Before a practice in early May, Ed Servais stood down the right-field line and marveled at a jovial bunch of players who’d assembled themselves near first base.
They never start a practice before hearing from their coach. So they were all there, waiting.
And no one seemed to mind.
That caught Servais’ attention. He’s had teams that approach practice like a chore — squads that he’s felt it necessary to drag to the finish line or force out of the monotony.
Not this ballclub, though. On that particular May afternoon, Servais watched as veterans laughed with freshmen and starters interacted with bench players. Engaged and invigorated, the Jays could have hung out for an hour without complaint.
“The players deserve a ton of credit. I cannot say enough about it,” CU’s 16-year coach said. “It’s been an easy group to work with. And I can tell. I look in the mirror and I don’t look like I’m 100 years old.”
There is indeed an unmistakable harmony that the old-school, detail-oriented Servais has cultivated with players who grew tired of coming up short and found themselves willing to embrace sacrifice to reach their goals.
Creighton’s back in an NCAA regional — for the first time since 2012. It’ll open with Michigan on Friday.
CU earned a No. 2 seed for the third time since the tournament adopted this current format 20 years ago. It’s ranked in the Top 25 for just the second time in 12 years.
This is what the Jays envisioned months ago. They bought in to Servais’ blueprint for success — and held one another accountable to it.
Servais made concessions, too, relaxing some of his stricter requirements for player appearance and locker-room upkeep. He still prefers that shoes are polished, that guys are clean shaven and that hairdos are contained. But he’s looking the other way more.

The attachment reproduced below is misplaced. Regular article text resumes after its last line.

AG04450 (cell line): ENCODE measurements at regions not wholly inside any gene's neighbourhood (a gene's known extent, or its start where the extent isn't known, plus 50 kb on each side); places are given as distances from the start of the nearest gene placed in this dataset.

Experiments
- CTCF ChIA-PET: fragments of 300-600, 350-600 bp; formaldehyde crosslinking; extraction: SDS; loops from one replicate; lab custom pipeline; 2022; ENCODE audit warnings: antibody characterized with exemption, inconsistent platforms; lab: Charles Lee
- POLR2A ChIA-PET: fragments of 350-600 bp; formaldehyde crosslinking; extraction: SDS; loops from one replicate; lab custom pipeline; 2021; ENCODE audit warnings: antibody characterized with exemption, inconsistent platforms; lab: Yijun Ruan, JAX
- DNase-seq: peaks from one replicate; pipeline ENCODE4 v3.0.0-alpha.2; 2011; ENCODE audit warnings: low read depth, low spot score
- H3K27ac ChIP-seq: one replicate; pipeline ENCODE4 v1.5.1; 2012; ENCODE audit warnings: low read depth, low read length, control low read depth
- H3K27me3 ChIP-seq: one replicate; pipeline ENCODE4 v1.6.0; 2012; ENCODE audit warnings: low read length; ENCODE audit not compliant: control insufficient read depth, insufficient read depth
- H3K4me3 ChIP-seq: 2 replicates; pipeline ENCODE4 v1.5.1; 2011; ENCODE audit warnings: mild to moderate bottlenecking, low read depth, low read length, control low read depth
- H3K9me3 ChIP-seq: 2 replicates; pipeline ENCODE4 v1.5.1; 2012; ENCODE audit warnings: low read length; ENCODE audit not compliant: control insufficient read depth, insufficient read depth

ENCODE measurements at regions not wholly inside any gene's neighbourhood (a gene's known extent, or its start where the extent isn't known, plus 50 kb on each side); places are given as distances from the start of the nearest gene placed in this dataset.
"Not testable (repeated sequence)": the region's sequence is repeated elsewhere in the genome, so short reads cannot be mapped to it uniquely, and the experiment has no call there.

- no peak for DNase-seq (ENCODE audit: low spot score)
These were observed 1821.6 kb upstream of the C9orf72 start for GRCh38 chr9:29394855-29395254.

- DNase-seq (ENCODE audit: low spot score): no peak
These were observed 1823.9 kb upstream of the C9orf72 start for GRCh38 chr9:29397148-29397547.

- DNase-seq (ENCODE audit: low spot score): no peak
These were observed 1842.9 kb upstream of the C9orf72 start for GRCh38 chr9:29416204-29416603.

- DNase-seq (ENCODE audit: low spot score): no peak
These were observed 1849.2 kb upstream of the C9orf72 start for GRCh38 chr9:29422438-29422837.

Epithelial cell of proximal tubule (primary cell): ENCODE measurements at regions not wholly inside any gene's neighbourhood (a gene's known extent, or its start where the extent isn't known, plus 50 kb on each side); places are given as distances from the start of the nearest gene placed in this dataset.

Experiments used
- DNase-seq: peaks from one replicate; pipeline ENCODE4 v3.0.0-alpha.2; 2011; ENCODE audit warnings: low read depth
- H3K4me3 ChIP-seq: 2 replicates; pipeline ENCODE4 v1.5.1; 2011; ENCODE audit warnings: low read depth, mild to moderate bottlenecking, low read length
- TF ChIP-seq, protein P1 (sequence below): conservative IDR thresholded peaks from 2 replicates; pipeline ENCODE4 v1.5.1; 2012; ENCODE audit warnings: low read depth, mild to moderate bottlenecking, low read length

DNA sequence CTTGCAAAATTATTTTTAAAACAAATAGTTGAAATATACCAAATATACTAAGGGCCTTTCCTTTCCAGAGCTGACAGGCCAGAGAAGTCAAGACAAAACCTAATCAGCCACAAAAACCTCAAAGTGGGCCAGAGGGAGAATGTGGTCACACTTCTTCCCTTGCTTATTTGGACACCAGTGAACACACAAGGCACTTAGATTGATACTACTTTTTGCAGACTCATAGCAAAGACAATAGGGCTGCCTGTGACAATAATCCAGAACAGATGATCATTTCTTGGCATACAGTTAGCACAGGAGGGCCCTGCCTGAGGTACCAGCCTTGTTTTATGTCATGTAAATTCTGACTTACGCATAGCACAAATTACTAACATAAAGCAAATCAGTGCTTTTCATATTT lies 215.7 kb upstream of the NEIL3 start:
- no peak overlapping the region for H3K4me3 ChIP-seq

“I’m not unwilling to make adjustments,” Servais said. “I’m interested in being successful. I’ve studied my coaching style a lot over the years. ... But I told (the players), there’s values I won’t give in on. That’s how you present yourself and how you play the game, how you respect the opponent and the umpires.”
And these Jays appreciate that.
They’re a cerebral group, one that prefers a hard hat and lunch pail over a briefcase and latte. They don’t deliver a lot of rah-rah speeches. Their shared objectives are so ingrained into their competitive souls, everyone seems to immediately recognize when they’re coming up short.
Servais’ demands fit well within the expectations the players have set for themselves.
“It’s pretty simple for me,” senior shortstop Jack Strunc said. “Do what you’re told. Work hard. That’s all (Servais) really wants.”
That’s what the players want, too.
About a month ago, Servais took some time to talk to the Jays about reaffirming their commitment to one another. If egos get in the way, he said, the journey will end before they’re ready.
He just wanted to remind them. The players, though, were all thinking the same thing.
They don’t want to waste this chance.
“Us guys who’ve been here, we’ve talked about going to a regional for three years and we’ve come up short,” junior right fielder Will Robertson said. “So now, for the players, it’s something really big. And also for the program, and for Coach. We’ve put so much work and dedication into this.”